Yahya Jammeh

(JollofNews) – The power of prayer

Surprisingly, even the victims’ immediate families told me, “Be careful! Just pray!” They expressed the spirit of The Gambia (prayer), a country where people would lift their hands and pray at every opportunity.

I stopped, again. Acquiescent, but steeped in guilt, I decided to now focus on what I believe so many Gambians, better than I, were doing across the nearly 11,000 square kilometers of Gambian territory, a tiny but blessed nation.

“If I have to only pray then I better go to Mecca (because I am not good enough on my own, but I am fortunate to live only a couple of hours away by plane from the Holy City) and do it there,” I decided. To Mecca I headed, for umrah and prayer for The Gambia. The Prophet Mohamed (peace be upon him) did say that prayer is the weapon of the believer and this is supported by the Holy Bible.

The elections came on December 1st and miracles happened! On the day before the results were announced, a friend of mine, arguably the most prominent Gambian businessman, asked me: “What do you think?”

“Insha Allah,” I stressed, “Jammeh would lose, but I cannot predict his reaction or that of the Gambian people.” It was just a feeling and nothing more! Or if anything more, it would be the power of Insha Allah from the heart.
President Jammeh did lose to a man very few people knew and the President graciously conceded. I have never been so much interested in Gambian politics. I was glued to the television set (which I rarely watch), as the results of the elections were announced.

I have never felt prouder as a Gambian, as I watched kids singing and dancing in joy! I was proud of my compatriots at home and the united coalition of political parties. I was impressed by Jammeh’s excellent speech as a Muslim and a democrat, demonstrating to the world that there is no conflict between the two and falsifying criticisms that he is neither.

The concession helped him to wrestle his enemies to the ground with incredible feat and pave his way to the positive annals of The Gambia and Gambians. I was happy for everyone. ! ﺍﻟﺤﻤﺪ ﷲ. I arrived in Abidjan, the next day, for a business trip. I flashed my passport in front of the immigration officer who processed my papers at the airport. He smiled, saying “Felicitations!” Success is sweet, even if your role is only to pray!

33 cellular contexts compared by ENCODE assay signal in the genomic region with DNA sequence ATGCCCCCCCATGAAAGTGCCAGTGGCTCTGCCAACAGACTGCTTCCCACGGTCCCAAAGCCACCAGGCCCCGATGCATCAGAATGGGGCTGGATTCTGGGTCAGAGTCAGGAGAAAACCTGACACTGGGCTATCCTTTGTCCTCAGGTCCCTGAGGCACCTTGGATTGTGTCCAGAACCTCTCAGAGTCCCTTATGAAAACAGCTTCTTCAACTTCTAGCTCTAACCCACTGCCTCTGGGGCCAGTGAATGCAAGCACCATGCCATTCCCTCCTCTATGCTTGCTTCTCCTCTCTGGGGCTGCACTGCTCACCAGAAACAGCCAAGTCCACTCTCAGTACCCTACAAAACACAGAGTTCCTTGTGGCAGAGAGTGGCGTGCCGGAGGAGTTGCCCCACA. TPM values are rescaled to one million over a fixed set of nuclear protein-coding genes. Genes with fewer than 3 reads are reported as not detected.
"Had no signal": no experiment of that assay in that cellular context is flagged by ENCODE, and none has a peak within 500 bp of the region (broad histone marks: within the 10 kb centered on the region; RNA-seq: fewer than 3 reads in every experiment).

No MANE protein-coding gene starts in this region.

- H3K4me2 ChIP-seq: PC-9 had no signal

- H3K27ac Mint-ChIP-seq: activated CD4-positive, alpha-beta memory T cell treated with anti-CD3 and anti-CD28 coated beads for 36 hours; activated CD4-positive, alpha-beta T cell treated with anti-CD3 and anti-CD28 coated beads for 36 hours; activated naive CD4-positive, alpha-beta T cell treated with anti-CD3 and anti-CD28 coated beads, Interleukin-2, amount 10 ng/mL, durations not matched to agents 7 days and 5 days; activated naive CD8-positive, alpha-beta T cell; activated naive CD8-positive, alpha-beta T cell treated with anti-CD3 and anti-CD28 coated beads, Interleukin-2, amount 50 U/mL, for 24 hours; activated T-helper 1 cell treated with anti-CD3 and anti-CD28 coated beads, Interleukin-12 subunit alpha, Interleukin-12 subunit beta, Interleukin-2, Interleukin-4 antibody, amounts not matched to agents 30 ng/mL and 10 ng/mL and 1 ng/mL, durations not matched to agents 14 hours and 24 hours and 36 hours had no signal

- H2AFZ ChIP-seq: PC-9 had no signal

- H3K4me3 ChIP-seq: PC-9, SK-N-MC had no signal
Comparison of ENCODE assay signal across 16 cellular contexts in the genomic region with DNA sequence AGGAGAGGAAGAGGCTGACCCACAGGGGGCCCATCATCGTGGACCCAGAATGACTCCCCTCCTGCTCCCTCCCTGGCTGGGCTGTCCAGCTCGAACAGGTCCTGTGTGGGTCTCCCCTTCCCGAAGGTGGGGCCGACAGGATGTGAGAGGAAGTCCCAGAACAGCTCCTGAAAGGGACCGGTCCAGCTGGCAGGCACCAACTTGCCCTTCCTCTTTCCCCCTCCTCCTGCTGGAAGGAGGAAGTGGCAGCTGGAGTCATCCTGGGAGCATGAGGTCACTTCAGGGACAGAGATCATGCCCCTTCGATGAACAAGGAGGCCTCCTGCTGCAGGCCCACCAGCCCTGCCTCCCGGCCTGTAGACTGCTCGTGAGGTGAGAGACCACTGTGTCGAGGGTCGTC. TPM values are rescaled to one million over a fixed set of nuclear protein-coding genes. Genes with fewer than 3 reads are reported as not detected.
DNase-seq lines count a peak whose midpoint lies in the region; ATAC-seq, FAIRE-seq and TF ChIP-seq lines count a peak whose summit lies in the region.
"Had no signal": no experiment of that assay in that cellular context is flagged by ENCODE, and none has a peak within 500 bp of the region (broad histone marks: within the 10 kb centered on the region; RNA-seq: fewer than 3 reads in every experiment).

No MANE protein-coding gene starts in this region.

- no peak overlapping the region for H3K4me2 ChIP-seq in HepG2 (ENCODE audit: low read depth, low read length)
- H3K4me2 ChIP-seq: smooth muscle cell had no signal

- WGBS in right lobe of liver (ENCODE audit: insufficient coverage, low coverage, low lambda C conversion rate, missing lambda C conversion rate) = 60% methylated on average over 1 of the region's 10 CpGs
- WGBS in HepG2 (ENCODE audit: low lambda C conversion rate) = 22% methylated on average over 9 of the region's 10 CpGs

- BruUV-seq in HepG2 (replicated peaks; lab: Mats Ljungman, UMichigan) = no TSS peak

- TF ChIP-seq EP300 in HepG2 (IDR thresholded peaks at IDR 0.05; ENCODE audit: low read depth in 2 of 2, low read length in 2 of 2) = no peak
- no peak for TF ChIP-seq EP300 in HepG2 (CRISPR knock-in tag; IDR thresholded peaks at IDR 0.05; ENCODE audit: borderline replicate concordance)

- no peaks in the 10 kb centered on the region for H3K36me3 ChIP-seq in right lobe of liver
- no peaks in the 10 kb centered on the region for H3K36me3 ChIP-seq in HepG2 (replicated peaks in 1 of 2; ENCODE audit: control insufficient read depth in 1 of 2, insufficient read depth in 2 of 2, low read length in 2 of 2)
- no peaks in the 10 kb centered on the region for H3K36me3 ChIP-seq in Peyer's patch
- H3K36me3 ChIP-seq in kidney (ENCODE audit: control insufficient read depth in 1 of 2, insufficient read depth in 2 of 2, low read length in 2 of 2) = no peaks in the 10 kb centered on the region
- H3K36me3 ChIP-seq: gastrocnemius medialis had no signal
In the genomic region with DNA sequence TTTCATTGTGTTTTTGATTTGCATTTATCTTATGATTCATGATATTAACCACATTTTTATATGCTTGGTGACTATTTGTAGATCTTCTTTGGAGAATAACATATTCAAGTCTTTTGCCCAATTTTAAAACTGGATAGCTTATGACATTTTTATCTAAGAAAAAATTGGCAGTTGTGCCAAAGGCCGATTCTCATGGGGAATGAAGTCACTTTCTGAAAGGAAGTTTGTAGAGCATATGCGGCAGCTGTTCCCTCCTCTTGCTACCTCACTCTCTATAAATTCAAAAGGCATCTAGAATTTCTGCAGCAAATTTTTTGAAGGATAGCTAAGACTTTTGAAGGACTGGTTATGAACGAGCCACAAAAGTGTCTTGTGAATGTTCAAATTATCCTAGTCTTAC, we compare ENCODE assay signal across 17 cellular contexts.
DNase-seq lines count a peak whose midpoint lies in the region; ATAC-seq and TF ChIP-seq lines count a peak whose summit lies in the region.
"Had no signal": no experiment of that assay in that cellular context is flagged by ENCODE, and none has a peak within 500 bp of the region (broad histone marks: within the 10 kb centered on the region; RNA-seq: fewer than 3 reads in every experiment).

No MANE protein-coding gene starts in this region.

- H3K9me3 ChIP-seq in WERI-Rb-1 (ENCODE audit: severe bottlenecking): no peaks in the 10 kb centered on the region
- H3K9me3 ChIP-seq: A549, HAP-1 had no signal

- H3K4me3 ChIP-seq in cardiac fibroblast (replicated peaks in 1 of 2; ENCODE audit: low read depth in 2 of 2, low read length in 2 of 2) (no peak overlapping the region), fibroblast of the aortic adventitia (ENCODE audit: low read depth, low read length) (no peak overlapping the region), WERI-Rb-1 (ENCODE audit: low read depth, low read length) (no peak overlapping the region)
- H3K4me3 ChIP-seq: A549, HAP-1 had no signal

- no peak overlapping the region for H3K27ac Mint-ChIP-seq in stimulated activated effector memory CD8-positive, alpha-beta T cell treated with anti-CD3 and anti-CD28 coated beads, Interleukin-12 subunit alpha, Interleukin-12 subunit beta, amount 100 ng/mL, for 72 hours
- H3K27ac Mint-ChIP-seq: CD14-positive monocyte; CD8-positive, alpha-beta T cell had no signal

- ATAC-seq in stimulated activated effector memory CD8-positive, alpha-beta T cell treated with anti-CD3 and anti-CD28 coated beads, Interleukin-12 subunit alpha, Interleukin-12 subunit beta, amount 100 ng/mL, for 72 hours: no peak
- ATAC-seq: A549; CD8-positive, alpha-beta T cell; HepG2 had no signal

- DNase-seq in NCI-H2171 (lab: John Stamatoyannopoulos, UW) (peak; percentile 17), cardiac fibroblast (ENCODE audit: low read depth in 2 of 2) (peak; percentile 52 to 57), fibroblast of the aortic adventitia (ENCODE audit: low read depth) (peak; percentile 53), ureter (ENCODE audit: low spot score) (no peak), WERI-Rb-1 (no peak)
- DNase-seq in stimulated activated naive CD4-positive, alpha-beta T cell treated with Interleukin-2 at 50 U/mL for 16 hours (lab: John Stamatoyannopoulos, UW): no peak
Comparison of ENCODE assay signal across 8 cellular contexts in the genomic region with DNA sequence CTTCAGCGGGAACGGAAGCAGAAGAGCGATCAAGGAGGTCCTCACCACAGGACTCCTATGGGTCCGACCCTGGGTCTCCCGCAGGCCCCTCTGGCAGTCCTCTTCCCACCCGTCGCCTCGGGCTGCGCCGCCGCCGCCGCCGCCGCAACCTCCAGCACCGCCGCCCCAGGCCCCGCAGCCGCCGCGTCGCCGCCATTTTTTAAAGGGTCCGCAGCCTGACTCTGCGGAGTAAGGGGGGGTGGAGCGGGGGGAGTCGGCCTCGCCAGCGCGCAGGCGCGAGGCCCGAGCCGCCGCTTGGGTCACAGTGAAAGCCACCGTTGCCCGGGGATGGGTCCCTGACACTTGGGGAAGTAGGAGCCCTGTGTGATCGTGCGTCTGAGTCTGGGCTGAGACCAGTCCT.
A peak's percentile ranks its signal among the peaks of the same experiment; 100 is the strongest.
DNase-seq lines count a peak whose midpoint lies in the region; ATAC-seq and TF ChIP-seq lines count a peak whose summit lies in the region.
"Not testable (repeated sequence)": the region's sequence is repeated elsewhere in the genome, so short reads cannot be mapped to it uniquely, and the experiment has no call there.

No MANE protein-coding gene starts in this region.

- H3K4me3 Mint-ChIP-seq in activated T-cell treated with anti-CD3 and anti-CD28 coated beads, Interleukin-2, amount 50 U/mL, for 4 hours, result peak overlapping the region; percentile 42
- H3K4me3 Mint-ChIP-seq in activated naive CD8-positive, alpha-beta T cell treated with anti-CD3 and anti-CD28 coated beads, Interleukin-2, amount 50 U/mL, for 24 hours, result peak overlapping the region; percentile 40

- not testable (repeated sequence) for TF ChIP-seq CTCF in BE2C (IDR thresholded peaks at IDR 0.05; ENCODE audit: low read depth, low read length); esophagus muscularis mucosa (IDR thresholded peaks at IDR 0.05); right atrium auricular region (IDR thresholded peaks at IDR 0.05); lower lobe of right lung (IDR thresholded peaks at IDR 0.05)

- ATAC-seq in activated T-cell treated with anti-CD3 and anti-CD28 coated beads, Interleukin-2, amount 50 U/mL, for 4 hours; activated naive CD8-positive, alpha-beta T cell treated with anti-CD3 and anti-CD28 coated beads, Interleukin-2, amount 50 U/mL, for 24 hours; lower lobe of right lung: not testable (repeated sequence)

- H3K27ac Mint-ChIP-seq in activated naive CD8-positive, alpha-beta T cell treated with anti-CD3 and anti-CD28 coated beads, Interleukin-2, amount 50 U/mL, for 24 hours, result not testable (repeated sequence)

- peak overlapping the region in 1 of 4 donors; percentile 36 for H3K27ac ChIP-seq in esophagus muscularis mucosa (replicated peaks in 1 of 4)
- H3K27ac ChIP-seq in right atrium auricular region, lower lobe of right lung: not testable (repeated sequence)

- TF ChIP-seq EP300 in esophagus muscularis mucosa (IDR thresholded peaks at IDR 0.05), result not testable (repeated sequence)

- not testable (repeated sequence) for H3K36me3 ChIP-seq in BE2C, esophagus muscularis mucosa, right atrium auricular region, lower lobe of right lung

Too good to be true?
Is it all or partly too good to be true? Jammeh shocked Gambians, or most, on December 9th. Upon second thought, he could not believe that he has lost. His change of mind was an expression of the disbelief and fear of what lay ahead of him.

He must have watched and/ or listened to reports of his pictures being torn and soldiers celebrating with civilians in the streets. Most terrifying for him must have been the pictures and videos of atrocities, such as the charred body of Ceesay, and the calls for him to be handed over to his former Justice Minister at the International Criminal Court (ICC).

Ordinary Gambians had reason to celebrate euphorically, but I think that statements of a few of the coalition leaders should have been better calculated, after Jammeh’s unexpected concession. The Gambia is now flung into confusion and the risk of civil conflict, with a dangerous ethnic dimension. Jammeh has allowed his enemies to rise over him again and historians are rewriting the annals. I better turn my passport upside down on my way out at Abidjan Airport!!